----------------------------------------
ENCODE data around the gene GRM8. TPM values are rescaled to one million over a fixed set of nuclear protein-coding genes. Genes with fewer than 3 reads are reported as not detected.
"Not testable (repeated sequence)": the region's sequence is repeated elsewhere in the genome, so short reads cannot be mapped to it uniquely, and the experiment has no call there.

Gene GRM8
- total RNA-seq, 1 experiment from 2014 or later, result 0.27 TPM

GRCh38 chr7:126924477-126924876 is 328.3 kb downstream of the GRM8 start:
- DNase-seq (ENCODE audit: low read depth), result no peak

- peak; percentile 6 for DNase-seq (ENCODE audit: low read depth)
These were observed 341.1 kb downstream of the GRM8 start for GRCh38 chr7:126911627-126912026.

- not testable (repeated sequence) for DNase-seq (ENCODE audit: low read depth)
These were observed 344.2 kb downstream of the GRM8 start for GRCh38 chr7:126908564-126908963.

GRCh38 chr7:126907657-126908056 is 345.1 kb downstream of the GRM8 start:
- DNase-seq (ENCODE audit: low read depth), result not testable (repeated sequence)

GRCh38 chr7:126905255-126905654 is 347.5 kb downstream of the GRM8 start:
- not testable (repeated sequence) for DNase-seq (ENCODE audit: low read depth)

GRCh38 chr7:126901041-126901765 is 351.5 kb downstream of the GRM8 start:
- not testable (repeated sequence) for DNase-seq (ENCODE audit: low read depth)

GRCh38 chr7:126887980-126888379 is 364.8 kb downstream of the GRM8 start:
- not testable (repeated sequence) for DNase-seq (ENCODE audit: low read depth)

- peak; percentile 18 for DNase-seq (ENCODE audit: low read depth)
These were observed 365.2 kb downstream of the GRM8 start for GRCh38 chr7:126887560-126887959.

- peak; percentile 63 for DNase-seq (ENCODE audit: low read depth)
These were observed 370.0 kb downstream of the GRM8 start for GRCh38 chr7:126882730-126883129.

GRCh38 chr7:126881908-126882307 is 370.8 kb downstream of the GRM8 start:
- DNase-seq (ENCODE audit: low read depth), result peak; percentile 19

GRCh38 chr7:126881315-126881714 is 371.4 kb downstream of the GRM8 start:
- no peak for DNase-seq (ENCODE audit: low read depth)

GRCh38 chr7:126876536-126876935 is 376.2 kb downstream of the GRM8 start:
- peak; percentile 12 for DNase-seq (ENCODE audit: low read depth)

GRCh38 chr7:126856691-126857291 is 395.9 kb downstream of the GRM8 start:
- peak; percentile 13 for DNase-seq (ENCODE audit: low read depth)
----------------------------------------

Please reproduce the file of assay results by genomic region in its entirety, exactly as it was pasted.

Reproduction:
ENCODE data around the gene GRM8. TPM values are rescaled to one million over a fixed set of nuclear protein-coding genes. Genes with fewer than 3 reads are reported as not detected.
"Not testable (repeated sequence)": the region's sequence is repeated elsewhere in the genome, so short reads cannot be mapped to it uniquely, and the experiment has no call there.

Gene GRM8
- total RNA-seq, 1 experiment from 2014 or later, result 0.27 TPM

GRCh38 chr7:126924477-126924876 is 328.3 kb downstream of the GRM8 start:
- DNase-seq (ENCODE audit: low read depth), result no peak

- peak; percentile 6 for DNase-seq (ENCODE audit: low read depth)
These were observed 341.1 kb downstream of the GRM8 start for GRCh38 chr7:126911627-126912026.

- not testable (repeated sequence) for DNase-seq (ENCODE audit: low read depth)
These were observed 344.2 kb downstream of the GRM8 start for GRCh38 chr7:126908564-126908963.

GRCh38 chr7:126907657-126908056 is 345.1 kb downstream of the GRM8 start:
- DNase-seq (ENCODE audit: low read depth), result not testable (repeated sequence)

GRCh38 chr7:126905255-126905654 is 347.5 kb downstream of the GRM8 start:
- not testable (repeated sequence) for DNase-seq (ENCODE audit: low read depth)

GRCh38 chr7:126901041-126901765 is 351.5 kb downstream of the GRM8 start:
- not testable (repeated sequence) for DNase-seq (ENCODE audit: low read depth)

GRCh38 chr7:126887980-126888379 is 364.8 kb downstream of the GRM8 start:
- not testable (repeated sequence) for DNase-seq (ENCODE audit: low read depth)

- peak; percentile 18 for DNase-seq (ENCODE audit: low read depth)
These were observed 365.2 kb downstream of the GRM8 start for GRCh38 chr7:126887560-126887959.

- peak; percentile 63 for DNase-seq (ENCODE audit: low read depth)
These were observed 370.0 kb downstream of the GRM8 start for GRCh38 chr7:126882730-126883129.

GRCh38 chr7:126881908-126882307 is 370.8 kb downstream of the GRM8 start:
- DNase-seq (ENCODE audit: low read depth), result peak; percentile 19

GRCh38 chr7:126881315-126881714 is 371.4 kb downstream of the GRM8 start:
- no peak for DNase-seq (ENCODE audit: low read depth)

GRCh38 chr7:126876536-126876935 is 376.2 kb downstream of the GRM8 start:
- peak; percentile 12 for DNase-seq (ENCODE audit: low read depth)

GRCh38 chr7:126856691-126857291 is 395.9 kb downstream of the GRM8 start:
- peak; percentile 13 for DNase-seq (ENCODE audit: low read depth)